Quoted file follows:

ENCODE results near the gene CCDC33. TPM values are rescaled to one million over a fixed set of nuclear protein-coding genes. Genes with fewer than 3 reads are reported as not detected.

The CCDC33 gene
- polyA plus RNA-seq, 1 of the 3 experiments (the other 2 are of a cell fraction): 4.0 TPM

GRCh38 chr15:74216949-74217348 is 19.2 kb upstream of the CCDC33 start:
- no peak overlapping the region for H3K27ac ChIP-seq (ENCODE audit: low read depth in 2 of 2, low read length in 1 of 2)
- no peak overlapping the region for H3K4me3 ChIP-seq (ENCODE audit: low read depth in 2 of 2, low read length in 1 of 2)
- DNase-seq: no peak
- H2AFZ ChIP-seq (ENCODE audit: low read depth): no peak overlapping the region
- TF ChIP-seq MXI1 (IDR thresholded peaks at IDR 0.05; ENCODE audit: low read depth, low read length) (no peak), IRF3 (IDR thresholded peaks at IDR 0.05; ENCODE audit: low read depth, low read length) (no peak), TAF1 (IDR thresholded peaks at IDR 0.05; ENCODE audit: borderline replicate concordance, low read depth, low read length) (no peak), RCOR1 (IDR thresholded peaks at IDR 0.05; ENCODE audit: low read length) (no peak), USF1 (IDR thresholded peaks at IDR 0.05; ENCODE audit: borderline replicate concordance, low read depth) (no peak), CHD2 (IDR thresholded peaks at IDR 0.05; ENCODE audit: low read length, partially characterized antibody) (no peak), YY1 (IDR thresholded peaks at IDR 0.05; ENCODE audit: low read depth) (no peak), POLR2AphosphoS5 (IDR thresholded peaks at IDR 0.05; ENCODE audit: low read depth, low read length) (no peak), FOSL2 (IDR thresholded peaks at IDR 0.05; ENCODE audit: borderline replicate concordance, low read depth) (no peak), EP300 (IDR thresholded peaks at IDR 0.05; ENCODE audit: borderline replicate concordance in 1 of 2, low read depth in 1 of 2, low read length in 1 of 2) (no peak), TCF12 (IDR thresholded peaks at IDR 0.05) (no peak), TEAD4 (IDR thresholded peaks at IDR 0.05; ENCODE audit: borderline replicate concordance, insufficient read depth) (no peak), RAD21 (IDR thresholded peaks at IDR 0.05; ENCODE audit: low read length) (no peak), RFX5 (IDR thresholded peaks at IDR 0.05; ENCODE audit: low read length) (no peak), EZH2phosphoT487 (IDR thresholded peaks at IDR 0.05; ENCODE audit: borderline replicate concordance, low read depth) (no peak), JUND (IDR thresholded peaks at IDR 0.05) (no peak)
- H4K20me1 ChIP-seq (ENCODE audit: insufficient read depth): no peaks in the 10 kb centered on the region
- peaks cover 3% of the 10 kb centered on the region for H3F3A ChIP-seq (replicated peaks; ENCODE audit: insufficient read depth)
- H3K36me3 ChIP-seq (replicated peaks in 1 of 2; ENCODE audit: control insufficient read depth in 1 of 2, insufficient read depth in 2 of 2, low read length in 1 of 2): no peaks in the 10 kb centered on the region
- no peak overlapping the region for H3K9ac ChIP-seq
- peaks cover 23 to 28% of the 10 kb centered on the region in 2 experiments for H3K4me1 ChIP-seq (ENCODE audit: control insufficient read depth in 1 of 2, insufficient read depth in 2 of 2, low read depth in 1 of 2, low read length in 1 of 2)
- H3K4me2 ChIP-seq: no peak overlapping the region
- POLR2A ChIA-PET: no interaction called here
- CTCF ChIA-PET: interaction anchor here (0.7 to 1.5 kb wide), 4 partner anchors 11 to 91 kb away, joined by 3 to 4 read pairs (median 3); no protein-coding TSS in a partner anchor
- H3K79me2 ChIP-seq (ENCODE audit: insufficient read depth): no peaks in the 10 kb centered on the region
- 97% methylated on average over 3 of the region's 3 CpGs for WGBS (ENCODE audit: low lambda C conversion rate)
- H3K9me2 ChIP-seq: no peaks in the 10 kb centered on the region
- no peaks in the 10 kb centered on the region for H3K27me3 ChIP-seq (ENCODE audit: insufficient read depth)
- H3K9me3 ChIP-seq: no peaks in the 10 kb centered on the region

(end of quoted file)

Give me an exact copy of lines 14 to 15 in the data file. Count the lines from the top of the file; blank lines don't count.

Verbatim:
- peaks cover 23 to 28% of the 10 kb centered on the region in 2 experiments for H3K4me1 ChIP-seq (ENCODE audit: control insufficient read depth in 1 of 2, insufficient read depth in 2 of 2, low read depth in 1 of 2, low read length in 1 of 2)
- H3K4me2 ChIP-seq: no peak overlapping the region